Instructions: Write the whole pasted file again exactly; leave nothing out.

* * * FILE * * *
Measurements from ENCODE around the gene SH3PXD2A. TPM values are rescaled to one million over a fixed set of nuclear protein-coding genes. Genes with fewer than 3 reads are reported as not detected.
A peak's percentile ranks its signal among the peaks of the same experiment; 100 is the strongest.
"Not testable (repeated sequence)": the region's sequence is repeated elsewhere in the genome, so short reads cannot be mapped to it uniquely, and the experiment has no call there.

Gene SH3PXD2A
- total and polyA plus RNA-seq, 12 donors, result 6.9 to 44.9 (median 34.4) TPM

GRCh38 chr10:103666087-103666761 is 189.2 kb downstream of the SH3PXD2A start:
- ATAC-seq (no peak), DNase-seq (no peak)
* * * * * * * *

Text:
Measurements from ENCODE around the gene SH3PXD2A. TPM values are rescaled to one million over a fixed set of nuclear protein-coding genes. Genes with fewer than 3 reads are reported as not detected.
A peak's percentile ranks its signal among the peaks of the same experiment; 100 is the strongest.
"Not testable (repeated sequence)": the region's sequence is repeated elsewhere in the genome, so short reads cannot be mapped to it uniquely, and the experiment has no call there.

Gene SH3PXD2A
- total and polyA plus RNA-seq, 12 donors, result 6.9 to 44.9 (median 34.4) TPM

GRCh38 chr10:103666087-103666761 is 189.2 kb downstream of the SH3PXD2A start:
- ATAC-seq (no peak), DNase-seq (no peak)